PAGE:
8/19/2009 | 1 MINUTE READ

Wipe Away Rough Surfaces

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Not only do wiper inserts accomplish smooth surfaces—and if the material allows, they will eliminate a grinding operation—but these additional radii are also designed to double the feed rates of roughing and semi-finishing operations while achieving the specified surface finishes.

 

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While pondering a topic for this month’s column, the term “wiper inserts” caught my attention as I was browsing PM’s Web site. I wondered why the word “wiper” is used to describe this certain type of insert.

After doing some research and talking to my editor, Chris Koepfer, I learned that the explanation is really quite simple. A wiper insert has an edge behind the cutting tool nose radius that “wipes” or smoothes the scalloped tops that would otherwise have been created. According to Sandvik Coromant, “On a conventional insert, the nose of the edge is only one radius. The wiper edge, however, is made up of a large, main radius complemented by several smaller radii.”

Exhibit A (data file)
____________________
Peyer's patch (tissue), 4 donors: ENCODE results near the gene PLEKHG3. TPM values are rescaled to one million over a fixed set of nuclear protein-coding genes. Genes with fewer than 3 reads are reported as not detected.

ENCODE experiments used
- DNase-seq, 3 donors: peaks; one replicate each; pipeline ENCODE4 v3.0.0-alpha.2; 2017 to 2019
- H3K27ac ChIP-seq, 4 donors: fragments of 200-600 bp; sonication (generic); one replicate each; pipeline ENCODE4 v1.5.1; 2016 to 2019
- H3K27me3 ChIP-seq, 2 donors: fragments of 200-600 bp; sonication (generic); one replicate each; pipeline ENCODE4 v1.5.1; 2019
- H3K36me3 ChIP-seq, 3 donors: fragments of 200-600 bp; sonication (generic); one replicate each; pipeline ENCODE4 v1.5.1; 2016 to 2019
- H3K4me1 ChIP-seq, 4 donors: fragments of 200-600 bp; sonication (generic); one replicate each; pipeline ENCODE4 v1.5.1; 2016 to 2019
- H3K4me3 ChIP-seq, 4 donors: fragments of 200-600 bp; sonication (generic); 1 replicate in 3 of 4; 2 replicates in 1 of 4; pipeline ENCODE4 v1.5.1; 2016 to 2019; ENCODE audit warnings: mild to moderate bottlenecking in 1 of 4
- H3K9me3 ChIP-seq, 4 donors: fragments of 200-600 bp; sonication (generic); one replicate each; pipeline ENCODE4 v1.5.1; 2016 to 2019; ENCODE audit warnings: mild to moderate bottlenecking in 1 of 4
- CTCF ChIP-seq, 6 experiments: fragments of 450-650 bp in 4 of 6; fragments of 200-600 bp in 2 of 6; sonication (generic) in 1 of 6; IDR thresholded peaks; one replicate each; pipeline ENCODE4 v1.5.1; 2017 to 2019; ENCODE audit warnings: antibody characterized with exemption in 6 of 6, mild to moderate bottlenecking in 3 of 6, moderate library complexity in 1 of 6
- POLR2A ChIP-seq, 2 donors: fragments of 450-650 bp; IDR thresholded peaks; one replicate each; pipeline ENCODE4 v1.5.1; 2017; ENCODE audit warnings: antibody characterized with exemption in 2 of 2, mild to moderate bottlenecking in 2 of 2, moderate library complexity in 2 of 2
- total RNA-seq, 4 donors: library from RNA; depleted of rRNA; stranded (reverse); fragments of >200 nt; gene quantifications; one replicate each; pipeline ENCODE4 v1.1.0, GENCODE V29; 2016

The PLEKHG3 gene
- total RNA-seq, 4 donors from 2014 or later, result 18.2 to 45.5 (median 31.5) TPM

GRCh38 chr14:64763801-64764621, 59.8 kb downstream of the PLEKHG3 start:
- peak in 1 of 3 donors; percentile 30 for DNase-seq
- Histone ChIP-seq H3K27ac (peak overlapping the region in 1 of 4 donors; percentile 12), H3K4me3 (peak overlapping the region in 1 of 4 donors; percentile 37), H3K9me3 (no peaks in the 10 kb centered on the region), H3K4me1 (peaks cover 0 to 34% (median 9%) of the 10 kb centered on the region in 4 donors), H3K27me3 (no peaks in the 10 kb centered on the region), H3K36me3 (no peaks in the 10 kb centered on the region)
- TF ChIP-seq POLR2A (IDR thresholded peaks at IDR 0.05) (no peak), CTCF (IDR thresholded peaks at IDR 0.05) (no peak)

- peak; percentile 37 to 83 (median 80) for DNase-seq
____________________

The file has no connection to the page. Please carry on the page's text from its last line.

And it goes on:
Not only do wiper inserts accomplish smooth surfaces—and if the material allows, they will eliminate a grinding operation—but these additional radii are also designed to double the feed rates of roughing and semi-finishing operations while achieving the specified surface finishes.

Other benefits of this insert include chatter reduction, or vibration dampening, as a result of widely distributed cutting forces at the cutting edge. Sandvik also claims a wiper insert can last as much as 20 percent longer than a non-wiper type, depending on the material being cut.

For more information about wiper inserts, read “Time to Wipe Off Some Machining Costs” and “Best of Both Worlds.”

If you would like to know more about a certain technical metalworking topic, please let me know. Maybe I can do some research for you for my next column.

 

 

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